Given the flaws of the HBS, Wilfried Mulder and Niels Kortleve outline a two-step approach as an alternative for a harmonised solvency regime for IORPs
The European Commission is currently working on the modernisation of the IORP-Directive1, following the publication on 27 March 2014 by former Commissioner Barnier of a proposal for a revision of the IORP Directive2. The proposal (IORP II) contains draft text for risk management, governance and information and transparency provisions. It does not include capital requirements. However, when submitting this proposal the Commissioner stated that the Commission would consider introducing capital requirements in the future.
During the second half of 2014, the Council of Ministers made progress with the IORP-proposal and in December 2014 an agreement was reached in the COREPER, the committee of permanent representatives of the EU member states. The European Parliament (EP) has recently started its discussions on the IORP-proposal.
In the meantime, EIOPA is continuing further work on solvency for IORPs by means of the so-called holistic balance sheet (HBS) approach. This approach, which is supposed to allow for a harmonised assessment of the financial position of EU-based IORPs, was introduced in EIOPA’s reaction3 to a Call for Advice on capital requirements for IORPs by the European Commission in 2011. In the HBS-approach, IORP’s adjustment and steering mechanisms will be included in a ‘holistic’ balance sheet in addition to the ‘normal’ financial assets and liabilities of IORPs. The approach reflects on an essential difference between pension funds (said mechanisms are available) and insurers where said mechanisms are not available.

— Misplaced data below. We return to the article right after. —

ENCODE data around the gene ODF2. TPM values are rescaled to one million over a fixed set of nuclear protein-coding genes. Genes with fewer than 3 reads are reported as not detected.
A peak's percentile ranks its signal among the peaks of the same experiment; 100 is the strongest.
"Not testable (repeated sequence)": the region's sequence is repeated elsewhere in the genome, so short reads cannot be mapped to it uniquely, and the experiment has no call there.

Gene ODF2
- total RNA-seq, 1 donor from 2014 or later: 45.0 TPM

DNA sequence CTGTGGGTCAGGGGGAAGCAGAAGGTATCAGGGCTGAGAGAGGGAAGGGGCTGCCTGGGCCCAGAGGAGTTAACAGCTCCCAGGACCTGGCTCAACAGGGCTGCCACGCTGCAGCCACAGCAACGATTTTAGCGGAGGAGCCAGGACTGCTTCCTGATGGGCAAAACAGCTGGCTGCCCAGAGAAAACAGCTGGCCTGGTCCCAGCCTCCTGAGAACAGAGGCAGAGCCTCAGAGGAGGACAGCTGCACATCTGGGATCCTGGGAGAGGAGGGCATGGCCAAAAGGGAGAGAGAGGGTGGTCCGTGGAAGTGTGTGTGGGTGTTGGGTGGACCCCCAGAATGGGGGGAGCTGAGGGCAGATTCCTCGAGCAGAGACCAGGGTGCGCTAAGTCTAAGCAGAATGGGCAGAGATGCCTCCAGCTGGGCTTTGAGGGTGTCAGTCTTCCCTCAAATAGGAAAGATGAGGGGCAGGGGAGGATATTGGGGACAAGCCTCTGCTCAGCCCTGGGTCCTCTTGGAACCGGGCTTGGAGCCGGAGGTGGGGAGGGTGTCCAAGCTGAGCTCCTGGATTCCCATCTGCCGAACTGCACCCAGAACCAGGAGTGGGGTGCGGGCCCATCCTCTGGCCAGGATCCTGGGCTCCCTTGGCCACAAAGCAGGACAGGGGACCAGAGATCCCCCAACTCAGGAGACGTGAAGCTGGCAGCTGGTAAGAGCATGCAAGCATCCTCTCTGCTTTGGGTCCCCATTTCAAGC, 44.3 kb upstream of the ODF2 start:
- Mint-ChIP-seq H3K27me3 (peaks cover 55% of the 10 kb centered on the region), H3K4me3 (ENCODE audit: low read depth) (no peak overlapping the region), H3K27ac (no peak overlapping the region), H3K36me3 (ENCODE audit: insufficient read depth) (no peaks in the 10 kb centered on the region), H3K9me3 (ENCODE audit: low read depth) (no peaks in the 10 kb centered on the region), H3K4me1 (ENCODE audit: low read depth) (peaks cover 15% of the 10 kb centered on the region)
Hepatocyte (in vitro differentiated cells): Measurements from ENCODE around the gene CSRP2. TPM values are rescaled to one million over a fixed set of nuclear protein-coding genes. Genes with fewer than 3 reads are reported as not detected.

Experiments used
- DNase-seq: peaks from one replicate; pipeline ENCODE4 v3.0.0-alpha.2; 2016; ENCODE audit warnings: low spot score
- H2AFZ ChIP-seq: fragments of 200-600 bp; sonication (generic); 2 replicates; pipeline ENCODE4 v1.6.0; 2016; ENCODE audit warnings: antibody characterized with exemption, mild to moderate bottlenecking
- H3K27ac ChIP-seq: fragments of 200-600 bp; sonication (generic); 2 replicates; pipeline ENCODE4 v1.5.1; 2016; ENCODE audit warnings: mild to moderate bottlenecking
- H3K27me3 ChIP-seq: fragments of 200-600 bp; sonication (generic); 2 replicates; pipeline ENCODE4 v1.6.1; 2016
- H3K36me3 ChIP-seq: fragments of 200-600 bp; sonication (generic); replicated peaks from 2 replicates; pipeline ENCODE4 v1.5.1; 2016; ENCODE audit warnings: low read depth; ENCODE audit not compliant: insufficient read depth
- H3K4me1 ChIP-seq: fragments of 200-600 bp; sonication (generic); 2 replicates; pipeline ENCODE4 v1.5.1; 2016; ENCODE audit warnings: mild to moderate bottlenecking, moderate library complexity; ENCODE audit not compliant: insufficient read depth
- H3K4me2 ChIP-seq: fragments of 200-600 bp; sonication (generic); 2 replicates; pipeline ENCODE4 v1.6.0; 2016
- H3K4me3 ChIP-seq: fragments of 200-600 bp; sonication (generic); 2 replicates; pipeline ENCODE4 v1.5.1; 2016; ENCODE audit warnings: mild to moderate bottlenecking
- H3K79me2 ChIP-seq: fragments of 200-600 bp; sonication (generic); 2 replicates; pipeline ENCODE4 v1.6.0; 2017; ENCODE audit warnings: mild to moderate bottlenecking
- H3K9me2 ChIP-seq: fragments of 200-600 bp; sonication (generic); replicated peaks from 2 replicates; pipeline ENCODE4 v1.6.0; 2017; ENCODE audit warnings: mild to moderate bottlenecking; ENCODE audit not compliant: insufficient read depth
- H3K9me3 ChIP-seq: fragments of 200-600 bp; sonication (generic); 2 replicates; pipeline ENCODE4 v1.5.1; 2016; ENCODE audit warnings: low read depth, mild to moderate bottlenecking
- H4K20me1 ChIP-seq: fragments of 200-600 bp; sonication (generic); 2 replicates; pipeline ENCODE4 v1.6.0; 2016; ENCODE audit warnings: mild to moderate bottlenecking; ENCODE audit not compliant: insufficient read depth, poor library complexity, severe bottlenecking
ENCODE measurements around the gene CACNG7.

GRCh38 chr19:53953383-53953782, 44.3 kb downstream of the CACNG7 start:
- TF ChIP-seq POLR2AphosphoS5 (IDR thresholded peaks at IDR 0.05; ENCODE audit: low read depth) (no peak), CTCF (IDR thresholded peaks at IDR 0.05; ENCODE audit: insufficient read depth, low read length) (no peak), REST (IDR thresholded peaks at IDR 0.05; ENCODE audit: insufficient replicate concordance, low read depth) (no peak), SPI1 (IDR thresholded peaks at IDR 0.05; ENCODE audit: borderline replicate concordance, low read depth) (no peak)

Following a (first) quantitative impact study (QIS) in 2012, EIOPA started a second consultation on the HBS in the autumn of 2014. As next steps, a further consultation on technical specifications for a second QIS and a second QIS itself are foreseen in the coming months. EIOPA aims at advising the Commission on capital requirements in the beginning of 2016.
HBS: fundamental shortcomings …
The October 2014 EIOPA consultation on the HBS does not focus solely on the HBS as a tool for capital requirements but also investigates possible use for risk management and/or transparency. This seems a positive step.
However, we foresee that the HBS cannot be developed into a cornerstone of capital requirements. This might be an interesting idea from a theoretical point of view, but is conceptually wrong for several reasons. First, requiring capital for conditional benefits will make these benefits unconditional as extra capital increases their value. This is a clear disincentive to take risk or to offer conditional benefits, especially for funds with a relatively high funding ratio. Second, a Solvency Capital Requirement (SCR) has no place in the HBS, as all benefits and financing methods are already included. Consequently, for a complete contract, the HBS automatically balances, and a SCR would always imply a deficit on a fictitious ‘EIOPA Balance Sheet’ (HBS+SCR). Third, as all recovery mechanisms have to be included in the HBS, any supervisory response cannot improve the HBS; no further recovery is possible.
… and practical shortcomings
The HBS-approach also presents various technical and practical problems. There is a serious modelling risk because the outcomes of the valuations are very sensitive to the underlying assumptions. These assumptions may relate to various elements of the HBS, eg, the chosen horizon, the chosen parameters in the (risk neutral) scenario-set and the maximum value of the sponsor support (which may in practice vary between zero and the full value of the technical provisions). IORPs could change assumptions in order to have other, more desirable, outcomes.